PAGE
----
ministrative officers in the gov
a statement ""V"V . ; ...
toacn aiamews win unaouoiea-
ly select his winning aggregation
to again defend Willamette's bas
ketball prowess, by sending Gill
ette. Wapato. Jackson. Dimick and
Rarey to start counters rolling,
then, H necessary, McKittrick or
Doney may enter Into . the . fray.
Whatever five starts the game,
they will be a unit which, will
fight nntil the final gnn.
b 'amfA wa done. . come In contact with
PORTLAND. Jan. 20. Samuel
L. lankovetz. proprietor of a sec
ond hand store here, was today
tinder arrest in Niagara Falls. N.
Y., charged by federal authori
ties, with an attempt to smuggle
Mulka Morrison, a Russian, into
th United States rrora Canada In
violation of the immigration laws
according to a message from Buf
falo. , Friends of lankovetx said thi
morning that they had not heard
R. C. Paulus, sales manager of
the Oregon Growers Co-operative
association, returned last night
from a three days trip into th
southern part of the state In the
Interests of the association.
Addresses were made by Mr.
Paulus at Grants Pa 3s, Med ford
and .Roseburg. where meetings
were beld. He explained to
members tbe many difficulties en
countered the past season in th
fruit business.
During the six months ending
December 31. 1920, Mr. Paulus
said tbe association had done a
basinets of $1,000,000. Also, that
the association now has an in
vestment In buildings and quip-
men t or $388,000.
If by December 1 or 1321 the
common stock notes of the as
sociation are all taken up. it will
be entirely out of debt, he said.
There are still a number of pools
lo be closed. Mr. Paulus told the
members while in the south, and
that as soon as. the money due
the association U collected, it
will be used to close the pools.
Regarding the applo business,
Mr. Paulus said that the associ
ation now has 1 60 acres in cold
storage and that thse would bn
cold within th: nest month or
two. When the inonev Tor theso
apples is received, it will Ik used
to clean up the pear and aple
poo!, be said.
At uosnbiirg, prune, grower
outside the association are fight
ing it and at present prnne in
that locality can be bought fir
from S'gl to 4 cents a pound. In
the Yamhill district tbe same
thing Is happening, Mr. Paulus
said, and many' outside the asso
ciation are selling their 50-53
sizes of prune at l. cets a
At Grants Pass members of the
association gave a vote, of thanks
for the way in' which its affairs
bad been handled, considering
the unusual difficulties of the
past year. At Med ford and Rose
burg members were free in ex
pressing themselves at greatly
pleased with the manner in which
the association had handled the
1920 crop.
Major General Strickland
Gives First Formal Inter
view to Press
moxoiext arrives
. NEW YORK. Jan. 20. A mon
ument of the famed Carrara mar
ble. weighing seven and ont-half
tons to perpetuate the memory of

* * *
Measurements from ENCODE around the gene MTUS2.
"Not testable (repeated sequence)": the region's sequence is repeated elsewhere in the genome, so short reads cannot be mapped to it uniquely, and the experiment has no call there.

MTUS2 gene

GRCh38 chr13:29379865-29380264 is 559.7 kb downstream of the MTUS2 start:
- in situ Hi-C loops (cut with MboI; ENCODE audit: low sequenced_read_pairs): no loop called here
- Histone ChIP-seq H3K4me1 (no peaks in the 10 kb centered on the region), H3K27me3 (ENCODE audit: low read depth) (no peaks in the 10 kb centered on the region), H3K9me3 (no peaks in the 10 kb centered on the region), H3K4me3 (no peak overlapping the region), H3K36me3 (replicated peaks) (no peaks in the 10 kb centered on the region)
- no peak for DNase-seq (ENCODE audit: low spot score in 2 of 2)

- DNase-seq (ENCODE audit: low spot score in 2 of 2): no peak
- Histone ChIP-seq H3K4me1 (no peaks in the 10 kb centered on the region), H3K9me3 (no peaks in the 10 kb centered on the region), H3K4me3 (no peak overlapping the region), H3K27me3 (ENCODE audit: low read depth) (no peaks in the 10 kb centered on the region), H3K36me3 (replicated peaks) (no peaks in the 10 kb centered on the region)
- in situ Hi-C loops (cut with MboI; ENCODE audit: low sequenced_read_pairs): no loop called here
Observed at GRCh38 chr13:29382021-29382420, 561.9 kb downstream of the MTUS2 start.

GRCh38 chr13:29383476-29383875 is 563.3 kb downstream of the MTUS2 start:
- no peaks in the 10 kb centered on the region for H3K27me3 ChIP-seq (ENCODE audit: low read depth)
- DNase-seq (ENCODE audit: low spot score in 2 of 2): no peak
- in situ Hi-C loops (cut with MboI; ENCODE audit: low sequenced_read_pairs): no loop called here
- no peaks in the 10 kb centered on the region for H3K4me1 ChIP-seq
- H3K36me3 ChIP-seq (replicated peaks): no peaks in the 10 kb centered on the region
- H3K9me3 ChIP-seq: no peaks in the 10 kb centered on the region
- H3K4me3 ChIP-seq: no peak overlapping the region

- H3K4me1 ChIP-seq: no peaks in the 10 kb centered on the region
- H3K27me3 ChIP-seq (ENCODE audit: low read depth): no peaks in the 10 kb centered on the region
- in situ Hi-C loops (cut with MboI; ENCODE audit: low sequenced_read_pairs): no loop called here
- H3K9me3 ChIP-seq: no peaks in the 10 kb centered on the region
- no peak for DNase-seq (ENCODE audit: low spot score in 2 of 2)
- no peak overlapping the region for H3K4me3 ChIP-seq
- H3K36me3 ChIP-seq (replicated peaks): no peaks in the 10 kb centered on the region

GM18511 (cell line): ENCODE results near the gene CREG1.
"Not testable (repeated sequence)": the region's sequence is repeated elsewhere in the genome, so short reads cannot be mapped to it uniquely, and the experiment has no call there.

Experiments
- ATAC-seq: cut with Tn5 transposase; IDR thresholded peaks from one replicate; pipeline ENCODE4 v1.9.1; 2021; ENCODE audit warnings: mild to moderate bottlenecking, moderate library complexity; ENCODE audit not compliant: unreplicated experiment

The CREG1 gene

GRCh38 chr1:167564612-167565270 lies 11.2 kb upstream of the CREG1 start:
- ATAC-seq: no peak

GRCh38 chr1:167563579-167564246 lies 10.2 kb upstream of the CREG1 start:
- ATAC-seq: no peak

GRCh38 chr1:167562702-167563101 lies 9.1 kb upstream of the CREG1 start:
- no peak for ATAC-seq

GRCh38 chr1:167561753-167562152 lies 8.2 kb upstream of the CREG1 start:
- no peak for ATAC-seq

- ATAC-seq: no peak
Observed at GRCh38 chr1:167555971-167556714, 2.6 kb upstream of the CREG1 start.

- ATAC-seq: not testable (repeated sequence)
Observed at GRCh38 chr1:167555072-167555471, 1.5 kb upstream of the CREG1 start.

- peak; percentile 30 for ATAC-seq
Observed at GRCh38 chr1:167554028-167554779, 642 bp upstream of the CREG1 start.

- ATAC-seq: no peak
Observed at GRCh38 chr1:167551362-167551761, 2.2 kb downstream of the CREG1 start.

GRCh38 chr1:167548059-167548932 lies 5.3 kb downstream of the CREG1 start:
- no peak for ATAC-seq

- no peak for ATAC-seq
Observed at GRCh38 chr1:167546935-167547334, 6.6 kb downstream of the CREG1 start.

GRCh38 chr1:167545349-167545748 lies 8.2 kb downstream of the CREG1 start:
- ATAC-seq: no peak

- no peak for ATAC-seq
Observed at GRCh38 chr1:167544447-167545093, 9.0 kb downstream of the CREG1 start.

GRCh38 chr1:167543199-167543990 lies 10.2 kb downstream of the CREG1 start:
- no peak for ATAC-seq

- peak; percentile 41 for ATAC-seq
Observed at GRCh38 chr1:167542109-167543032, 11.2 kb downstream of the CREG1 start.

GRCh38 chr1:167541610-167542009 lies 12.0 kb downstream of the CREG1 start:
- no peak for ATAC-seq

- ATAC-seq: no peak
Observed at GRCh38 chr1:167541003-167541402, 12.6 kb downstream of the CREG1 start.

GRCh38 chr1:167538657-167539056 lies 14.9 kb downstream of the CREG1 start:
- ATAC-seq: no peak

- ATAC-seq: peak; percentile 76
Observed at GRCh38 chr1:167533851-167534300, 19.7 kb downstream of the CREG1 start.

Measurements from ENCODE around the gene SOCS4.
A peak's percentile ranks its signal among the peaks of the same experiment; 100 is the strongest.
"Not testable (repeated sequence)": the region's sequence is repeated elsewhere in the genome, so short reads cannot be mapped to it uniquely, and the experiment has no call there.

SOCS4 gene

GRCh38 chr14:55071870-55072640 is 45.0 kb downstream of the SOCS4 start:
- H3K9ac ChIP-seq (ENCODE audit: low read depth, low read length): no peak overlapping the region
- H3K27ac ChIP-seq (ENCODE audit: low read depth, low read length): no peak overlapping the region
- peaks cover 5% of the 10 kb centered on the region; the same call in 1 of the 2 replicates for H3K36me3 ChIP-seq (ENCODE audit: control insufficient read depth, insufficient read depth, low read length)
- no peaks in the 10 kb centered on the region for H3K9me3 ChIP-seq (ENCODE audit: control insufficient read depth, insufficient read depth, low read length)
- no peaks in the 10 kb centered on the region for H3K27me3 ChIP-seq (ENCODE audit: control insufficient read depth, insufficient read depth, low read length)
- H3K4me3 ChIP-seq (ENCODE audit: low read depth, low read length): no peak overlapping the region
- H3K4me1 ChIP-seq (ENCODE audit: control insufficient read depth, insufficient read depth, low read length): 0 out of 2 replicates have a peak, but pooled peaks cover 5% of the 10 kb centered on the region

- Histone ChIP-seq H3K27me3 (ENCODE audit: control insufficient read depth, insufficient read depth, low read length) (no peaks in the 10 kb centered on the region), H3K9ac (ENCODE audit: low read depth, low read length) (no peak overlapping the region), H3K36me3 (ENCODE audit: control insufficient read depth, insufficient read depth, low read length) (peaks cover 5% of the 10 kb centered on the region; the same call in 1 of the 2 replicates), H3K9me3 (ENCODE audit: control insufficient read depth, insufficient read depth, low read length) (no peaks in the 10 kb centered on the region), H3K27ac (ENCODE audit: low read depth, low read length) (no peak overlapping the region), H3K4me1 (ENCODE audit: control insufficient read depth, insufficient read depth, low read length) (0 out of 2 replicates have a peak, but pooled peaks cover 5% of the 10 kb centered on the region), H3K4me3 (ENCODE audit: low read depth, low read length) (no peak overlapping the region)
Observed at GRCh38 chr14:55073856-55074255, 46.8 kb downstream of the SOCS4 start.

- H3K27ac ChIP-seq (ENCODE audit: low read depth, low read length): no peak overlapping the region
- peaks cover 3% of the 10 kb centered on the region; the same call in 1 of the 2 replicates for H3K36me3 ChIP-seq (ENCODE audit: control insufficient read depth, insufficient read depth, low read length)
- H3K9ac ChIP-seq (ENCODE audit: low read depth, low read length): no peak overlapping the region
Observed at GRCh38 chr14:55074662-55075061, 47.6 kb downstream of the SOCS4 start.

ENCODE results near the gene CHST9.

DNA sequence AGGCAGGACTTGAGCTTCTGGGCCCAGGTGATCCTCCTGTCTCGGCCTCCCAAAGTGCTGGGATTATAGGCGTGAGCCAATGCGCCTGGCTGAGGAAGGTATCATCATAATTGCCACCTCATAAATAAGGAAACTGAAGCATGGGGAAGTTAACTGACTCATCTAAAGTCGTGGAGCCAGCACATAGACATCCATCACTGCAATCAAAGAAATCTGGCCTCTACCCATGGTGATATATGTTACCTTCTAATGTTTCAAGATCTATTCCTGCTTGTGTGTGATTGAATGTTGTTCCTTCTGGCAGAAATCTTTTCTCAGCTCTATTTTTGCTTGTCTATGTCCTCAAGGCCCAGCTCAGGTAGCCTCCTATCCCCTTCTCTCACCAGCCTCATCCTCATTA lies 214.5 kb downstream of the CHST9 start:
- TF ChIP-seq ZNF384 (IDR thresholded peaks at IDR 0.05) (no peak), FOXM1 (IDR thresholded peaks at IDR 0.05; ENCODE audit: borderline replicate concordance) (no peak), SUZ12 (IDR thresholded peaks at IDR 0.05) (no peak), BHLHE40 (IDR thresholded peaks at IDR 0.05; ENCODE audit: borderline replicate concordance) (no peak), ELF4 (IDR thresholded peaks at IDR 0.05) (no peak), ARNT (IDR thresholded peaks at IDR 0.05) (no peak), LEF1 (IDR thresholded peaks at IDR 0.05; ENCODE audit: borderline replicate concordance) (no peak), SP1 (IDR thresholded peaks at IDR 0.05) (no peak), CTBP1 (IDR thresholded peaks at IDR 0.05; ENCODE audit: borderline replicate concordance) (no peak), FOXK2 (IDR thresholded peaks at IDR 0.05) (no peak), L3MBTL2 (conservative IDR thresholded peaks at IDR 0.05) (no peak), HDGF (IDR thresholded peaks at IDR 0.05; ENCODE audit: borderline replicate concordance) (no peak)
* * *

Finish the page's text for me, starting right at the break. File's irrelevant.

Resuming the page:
Lucretia Mott. Elizabeth Cady
Stanton and Susan B. Anthony,
suffragists, arrives on the steam
ship Dante Alighiert from Genoa.
The monument is the work of
CORK, Jan. 20. In the first
formal interview given to the
press since he came to Ireland.
Maor General Strickland, in com
mand of the troops, told the As
sociated Press today that martial
law was proving a success. He
discussed the reprisals and his
It-tter to the acting Lord Mayor
explaining that I he expected aid
from the citizens through a t rel
iance committee to supply Infor
mation. He did not allude to his
repot t on the burning of Cork.
Among statements made by the
general, was one that women car
ried weapons concealed in their
skirts to the ambushing forces.
He declared he did not expect
Immediate results from martial
law but even before It was im
posed the mnrder gang was find
ing it impossible to live at home
and had begun to form flying col
umns in the MacKoom district
and parts of Tiiprrary and Kil
"The first rcKult- of martial
law was to make these columns
more active." he said. "The defi
nite thing we are accomplishing
i the breaking of the organlza
licn of the republican army. Un
til martial law was declared that
organization was remarkably ef
ficient. It might be taken as too opti
mistic to say that the preent
orerations of the republican army
are its dying kick, but I believe
that to be a fact. How long they
can keep going i a matter of
conjecture. But it is only a ques
tion of time. j
In reply to a question as to
what results had been obtained
by the proclamations demanding
the surrender of arms, the gen
eral admitted ; it probably was
true that the number of arms
personally surrendered could be
counted on the fingers of one
hand, bnt added: j "In one way
or another arms are coming in.
The general spok bitterly of
the part he alleced women were
"The military are not making
war on women or Interfering with
them." he said.; "so, the difficul
ty of getting tb arms In the pos
session of the women may be im
agined." ,
Inscribed 1n commemoration of
The Pioneer Fathers and Moth
era of Oregon.
The state, conference of. the
Daughters of the American "Revo
lution will meet In Salem . In
March and It Is hoped to dedicate
the bonlder at that time with a fit
ting ceremony. A auitable marker
has not yet been secured but It 1
expected that one may easily be
found. - -
The members of the organisa